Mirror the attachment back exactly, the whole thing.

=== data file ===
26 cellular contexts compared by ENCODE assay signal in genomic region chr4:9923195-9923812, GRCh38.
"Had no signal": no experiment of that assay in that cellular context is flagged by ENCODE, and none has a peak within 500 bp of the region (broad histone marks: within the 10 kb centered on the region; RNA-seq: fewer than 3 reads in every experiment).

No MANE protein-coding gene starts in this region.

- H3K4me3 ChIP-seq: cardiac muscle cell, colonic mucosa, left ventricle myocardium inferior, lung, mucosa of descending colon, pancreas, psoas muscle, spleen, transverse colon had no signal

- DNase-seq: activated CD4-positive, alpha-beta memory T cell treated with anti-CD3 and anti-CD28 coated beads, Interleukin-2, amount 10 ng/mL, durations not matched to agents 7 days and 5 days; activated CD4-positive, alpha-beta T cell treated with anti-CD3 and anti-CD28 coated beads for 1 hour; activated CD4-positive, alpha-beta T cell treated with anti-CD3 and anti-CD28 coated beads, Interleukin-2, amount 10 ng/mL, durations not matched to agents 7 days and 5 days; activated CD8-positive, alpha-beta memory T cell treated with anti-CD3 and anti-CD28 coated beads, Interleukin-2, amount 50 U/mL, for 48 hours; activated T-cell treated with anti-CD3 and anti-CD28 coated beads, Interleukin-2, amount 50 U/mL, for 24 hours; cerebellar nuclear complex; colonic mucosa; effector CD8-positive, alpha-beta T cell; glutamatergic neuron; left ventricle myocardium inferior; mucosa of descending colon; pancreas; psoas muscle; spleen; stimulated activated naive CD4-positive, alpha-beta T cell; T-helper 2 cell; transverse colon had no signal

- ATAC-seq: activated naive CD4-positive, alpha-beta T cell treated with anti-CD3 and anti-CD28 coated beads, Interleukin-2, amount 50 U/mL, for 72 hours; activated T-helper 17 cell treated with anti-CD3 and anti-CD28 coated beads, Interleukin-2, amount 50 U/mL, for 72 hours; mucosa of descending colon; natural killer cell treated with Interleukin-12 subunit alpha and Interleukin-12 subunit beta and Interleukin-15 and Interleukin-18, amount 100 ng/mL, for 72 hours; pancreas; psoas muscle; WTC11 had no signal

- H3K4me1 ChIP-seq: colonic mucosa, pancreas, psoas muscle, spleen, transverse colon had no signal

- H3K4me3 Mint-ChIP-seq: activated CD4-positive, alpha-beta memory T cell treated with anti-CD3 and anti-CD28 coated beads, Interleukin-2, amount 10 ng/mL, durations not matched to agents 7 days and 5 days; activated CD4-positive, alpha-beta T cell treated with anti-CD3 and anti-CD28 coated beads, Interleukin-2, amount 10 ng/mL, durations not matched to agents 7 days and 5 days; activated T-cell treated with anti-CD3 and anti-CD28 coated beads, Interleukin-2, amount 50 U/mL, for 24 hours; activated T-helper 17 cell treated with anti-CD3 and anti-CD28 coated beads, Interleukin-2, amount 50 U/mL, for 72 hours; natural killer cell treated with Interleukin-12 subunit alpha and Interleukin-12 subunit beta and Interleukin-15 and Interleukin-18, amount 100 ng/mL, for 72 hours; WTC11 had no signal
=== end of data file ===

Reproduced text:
26 cellular contexts compared by ENCODE assay signal in genomic region chr4:9923195-9923812, GRCh38.
"Had no signal": no experiment of that assay in that cellular context is flagged by ENCODE, and none has a peak within 500 bp of the region (broad histone marks: within the 10 kb centered on the region; RNA-seq: fewer than 3 reads in every experiment).

No MANE protein-coding gene starts in this region.

- H3K4me3 ChIP-seq: cardiac muscle cell, colonic mucosa, left ventricle myocardium inferior, lung, mucosa of descending colon, pancreas, psoas muscle, spleen, transverse colon had no signal

- DNase-seq: activated CD4-positive, alpha-beta memory T cell treated with anti-CD3 and anti-CD28 coated beads, Interleukin-2, amount 10 ng/mL, durations not matched to agents 7 days and 5 days; activated CD4-positive, alpha-beta T cell treated with anti-CD3 and anti-CD28 coated beads for 1 hour; activated CD4-positive, alpha-beta T cell treated with anti-CD3 and anti-CD28 coated beads, Interleukin-2, amount 10 ng/mL, durations not matched to agents 7 days and 5 days; activated CD8-positive, alpha-beta memory T cell treated with anti-CD3 and anti-CD28 coated beads, Interleukin-2, amount 50 U/mL, for 48 hours; activated T-cell treated with anti-CD3 and anti-CD28 coated beads, Interleukin-2, amount 50 U/mL, for 24 hours; cerebellar nuclear complex; colonic mucosa; effector CD8-positive, alpha-beta T cell; glutamatergic neuron; left ventricle myocardium inferior; mucosa of descending colon; pancreas; psoas muscle; spleen; stimulated activated naive CD4-positive, alpha-beta T cell; T-helper 2 cell; transverse colon had no signal

- ATAC-seq: activated naive CD4-positive, alpha-beta T cell treated with anti-CD3 and anti-CD28 coated beads, Interleukin-2, amount 50 U/mL, for 72 hours; activated T-helper 17 cell treated with anti-CD3 and anti-CD28 coated beads, Interleukin-2, amount 50 U/mL, for 72 hours; mucosa of descending colon; natural killer cell treated with Interleukin-12 subunit alpha and Interleukin-12 subunit beta and Interleukin-15 and Interleukin-18, amount 100 ng/mL, for 72 hours; pancreas; psoas muscle; WTC11 had no signal

- H3K4me1 ChIP-seq: colonic mucosa, pancreas, psoas muscle, spleen, transverse colon had no signal

- H3K4me3 Mint-ChIP-seq: activated CD4-positive, alpha-beta memory T cell treated with anti-CD3 and anti-CD28 coated beads, Interleukin-2, amount 10 ng/mL, durations not matched to agents 7 days and 5 days; activated CD4-positive, alpha-beta T cell treated with anti-CD3 and anti-CD28 coated beads, Interleukin-2, amount 10 ng/mL, durations not matched to agents 7 days and 5 days; activated T-cell treated with anti-CD3 and anti-CD28 coated beads, Interleukin-2, amount 50 U/mL, for 24 hours; activated T-helper 17 cell treated with anti-CD3 and anti-CD28 coated beads, Interleukin-2, amount 50 U/mL, for 72 hours; natural killer cell treated with Interleukin-12 subunit alpha and Interleukin-12 subunit beta and Interleukin-15 and Interleukin-18, amount 100 ng/mL, for 72 hours; WTC11 had no signal